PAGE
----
By Doug Leather
In today's economy, it is common knowledge that retaining customers can be up to 100% more profitable than acquiring new ones. Research by Gartner, Peppers & Rogers and others shows that it costs five times as much to find a new customer as it does to keep an old one. Despite this, customer acquisition still tends to get the lion's share of most marketing budgets, a reality that belies the customer management commitments many companies pay lip service to in their marketing brochures.
If, like me and millions of other South Africans, you are a long-time and frequent cellphone user, you are most likely to be nodding your head in agreement by now. You may be forgiven for being upset at the fact that most cellphone adverts and special promotions are aimed solely at new customers, with little thought given to those who every month spend thousands of rand with these service providers.
This point was brought home several days ago when a friend reported noticing that one of our three cellular network operators was offering, for free, to new subscribers a Nokia 9210 with many attractive features. He had earlier contacted his own network service provider and asked what would be the cost involved for him to upgrade to this phone. He was informed that he would have to pay over R12 000 if he wished to upgrade to this phone.
This response indicates that acquisition-focused initiatives of this type are short-sighted and driven in response to the level of competition among network operators in this country. After all, acquisition marketing sends profits skywards in a short space of time, while the benefits of customer retention tend to be realised more slowly, and over a greater time period. It certainly cannot be driven by any genuine commitment to customer service.
It is also the kind of response that would motivate one to seek an alternative to his or her current network provider, but options are few and a cell number is a significant attribute and therefore a barrier to exit.
The point is, he is a high-value customer, which means that if he changes to a new service provider, his previous one will have to spend a substantial amount of money to replace him.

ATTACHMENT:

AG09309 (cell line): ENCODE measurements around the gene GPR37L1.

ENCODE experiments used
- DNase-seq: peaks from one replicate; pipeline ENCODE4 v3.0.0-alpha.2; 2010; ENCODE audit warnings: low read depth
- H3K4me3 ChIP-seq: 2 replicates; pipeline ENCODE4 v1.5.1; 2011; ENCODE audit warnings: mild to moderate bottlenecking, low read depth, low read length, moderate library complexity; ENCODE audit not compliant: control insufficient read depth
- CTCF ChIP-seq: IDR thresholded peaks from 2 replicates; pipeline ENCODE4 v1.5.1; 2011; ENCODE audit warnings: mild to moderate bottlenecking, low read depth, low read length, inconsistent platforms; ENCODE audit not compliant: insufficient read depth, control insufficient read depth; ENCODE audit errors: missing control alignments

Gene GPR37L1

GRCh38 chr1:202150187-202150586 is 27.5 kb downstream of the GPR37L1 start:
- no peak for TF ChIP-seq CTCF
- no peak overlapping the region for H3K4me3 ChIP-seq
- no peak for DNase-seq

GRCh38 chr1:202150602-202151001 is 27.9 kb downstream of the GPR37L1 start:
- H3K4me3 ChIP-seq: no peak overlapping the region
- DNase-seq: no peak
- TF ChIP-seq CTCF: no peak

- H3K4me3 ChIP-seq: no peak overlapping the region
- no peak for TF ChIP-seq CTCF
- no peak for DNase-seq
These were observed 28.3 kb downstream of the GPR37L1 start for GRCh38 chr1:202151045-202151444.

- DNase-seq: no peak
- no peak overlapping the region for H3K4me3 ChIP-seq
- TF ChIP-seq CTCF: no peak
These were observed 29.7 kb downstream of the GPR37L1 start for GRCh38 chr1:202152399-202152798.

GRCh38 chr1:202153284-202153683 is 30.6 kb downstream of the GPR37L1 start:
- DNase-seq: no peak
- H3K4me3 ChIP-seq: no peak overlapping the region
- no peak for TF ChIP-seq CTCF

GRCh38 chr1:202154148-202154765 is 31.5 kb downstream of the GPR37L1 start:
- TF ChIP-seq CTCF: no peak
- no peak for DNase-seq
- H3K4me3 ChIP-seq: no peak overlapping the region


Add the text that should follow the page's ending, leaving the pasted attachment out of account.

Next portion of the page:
While I've chosen to highlight a negative experience with a network provider, similar tactics are common across many industries. Perhaps you are one of those lucky people who recently opened a clothing account and received a R500 voucher to spend. If on the other hand you have been a loyal customer of the store for 10 years, please don't expect any special favours.
Or can you remember The Star's subscription campaign a year or so ago when new subscribers were incentivised with season tickets to the Wanderers, while loyal subscribers were offered nothing?
Acquisition-focused strategies such as the ones I've mentioned ignore the customer lifecycle, a process that merely begins with acquisition, and then moves on to the more important areas of retention and cross- and up-selling - which is where customers become most profitable.
The implications for our economy are significant. If companies in this country are focused on attracting new customers at the expense of their existing clients, then much company growth can be attributed to market churn. Can the economy of a country such as South Africa cope with high levels of churn in which companies merely end up swapping customers until they run out of other options? For how long can profits continue to be derived from spikes in marketing activity? Should companies not be looking more deeply into ways of holding on to their existing customers and maximising their buy-in?
Customer retention marketing aims to sustain the profit stream from existing customers and thus reduce market churn. Companies in the telecommunications and financial services sectors expect their customers to provide a recurring revenue stream, with minimal additional marketing effort required by the service provider. However, the reality is that we operate today in a highly competitive environment. In industries where there is little perceived competitive differentiation, retention marketing can not only influence valuable customers, but also mean the difference between loyalty and defection.
Overseas analyses of customer loyalty programmes show a significant increase in profits when retention rates are shifted from 90% to 95% over the period of a year. It is clear then that driving customer retention should then be part of any solid business strategy.
Customer retention generates profits by holding on to customers, rather than merely replacing them with new ones. Marketing that acknowledges customer loyalty can generate significant profit for companies that experience high customer churn. Designed to have lasting impact, they can be structured to provide the highest rewards for the most valuable customers, and to motivate additional customer spend across the board.
Bear in mind that customer acquisition is a costly exercise. On its own, it can be highly unprofitable. Ideally, any acquisition drive should be carefully integrated with retention marketing so as to ensure that you are generating profit from your existing client base while keeping them happy. One of the supreme benefits customer retention has to offer is greater predictability and the ability to gather invaluable information during customer interactions. And that's where you can improve the targeting of your offers and increase your sales rates.
* Doug Leather is CEO of REAP Consulting Group
Doug Leather, 083 327 1010 email@example.com
Frank Heydenrych, FHC Strategic Communications, 011 608 1228, firstname.lastname@example.org